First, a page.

HomeLearning CenterFood Security and Nutrition: Do Women in Leadership Positions Make a Difference?

Food Security and Nutrition: Do Women in Leadership Positions Make a Difference?

Women and girls in all regions of the world are disproportionately affected by the ongoing unprecedented global food security crisis triggered by the COVID-19 pandemic, escalating conflicts and climate extremes. This is a dire consequence of existing gender inequalities and social and economic discrimination, which result in a higher prevalence of hunger, malnutrition, and food insecurity among women and girls.

Women’s ability to play their essential roles in food systems — from production to processing, marketing, distribution and consumption — is also severely hampered to the detriment of the food security and nutrition of their households and communities.

Achieving gender equality and closing the gaps between women and men in accessing adequate food, health services, education and training, labour market and decent jobs, finance and other services, and natural and productive resources is critical to addressing food security and nutrition, which is now a top priority on the international agenda.

The presence of women in leadership positions is frequently advocated as part of public policy to address gender inequality. But are women in the driving seats making different decisions than men? Do they set up a different policy agenda that accelerates gender equality, with positive results for food security and nutrition? 

Higher participation of women in decision-making and leadership is generally supported by case studies and anecdotal evidence. A recent book by Paola Profeta, “Gender Equality and Public Policy: Measuring Progress in Europe,” provides compelling evidence across countries that women leaders do shape public policy. While the book focuses primarily on developed countries, it also provides evidence in developing countries.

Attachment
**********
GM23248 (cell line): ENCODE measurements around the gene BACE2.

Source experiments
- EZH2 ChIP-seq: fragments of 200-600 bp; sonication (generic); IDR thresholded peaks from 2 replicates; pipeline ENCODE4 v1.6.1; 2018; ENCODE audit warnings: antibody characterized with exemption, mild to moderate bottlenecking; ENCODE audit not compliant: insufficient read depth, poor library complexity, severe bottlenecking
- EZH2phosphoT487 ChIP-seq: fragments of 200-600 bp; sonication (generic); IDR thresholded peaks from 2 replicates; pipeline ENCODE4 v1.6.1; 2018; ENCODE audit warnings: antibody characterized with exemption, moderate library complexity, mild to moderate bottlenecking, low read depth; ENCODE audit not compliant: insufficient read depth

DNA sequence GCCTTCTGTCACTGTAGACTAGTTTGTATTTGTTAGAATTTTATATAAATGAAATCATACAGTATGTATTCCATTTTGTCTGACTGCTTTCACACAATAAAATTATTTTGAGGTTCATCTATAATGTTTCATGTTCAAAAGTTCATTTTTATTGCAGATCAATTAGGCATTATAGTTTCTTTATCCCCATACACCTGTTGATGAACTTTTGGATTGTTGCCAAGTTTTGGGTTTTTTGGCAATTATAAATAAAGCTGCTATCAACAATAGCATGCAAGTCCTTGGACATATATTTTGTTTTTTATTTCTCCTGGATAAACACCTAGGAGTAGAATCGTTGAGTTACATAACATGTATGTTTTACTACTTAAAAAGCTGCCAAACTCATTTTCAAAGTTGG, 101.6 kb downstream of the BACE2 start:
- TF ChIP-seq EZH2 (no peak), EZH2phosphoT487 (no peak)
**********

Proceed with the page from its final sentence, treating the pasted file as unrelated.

The author first analyses whether gender influences views of politicians on general topics (economy, rights, environment, women’s issues, migration, etc.), based on a large survey of candidates running for parliamentary seats in more than twenty countries in different elections between 2005 and 2016. The author finds that women and men have different policy agendas, independent of their political orientation. Women are more open to social issues, including migration, rights and the protection of the environment, and are less inclined towards military intervention and expenditures. 

The author then investigates whether the share of women in parliaments was correlated with different categories of public expenditure, using aggregated country-level datasets. She finds that a higher proportion of women in parliament was associated with higher allocations to some categories of public expenditures that are more oriented toward women’s needs.


Back to News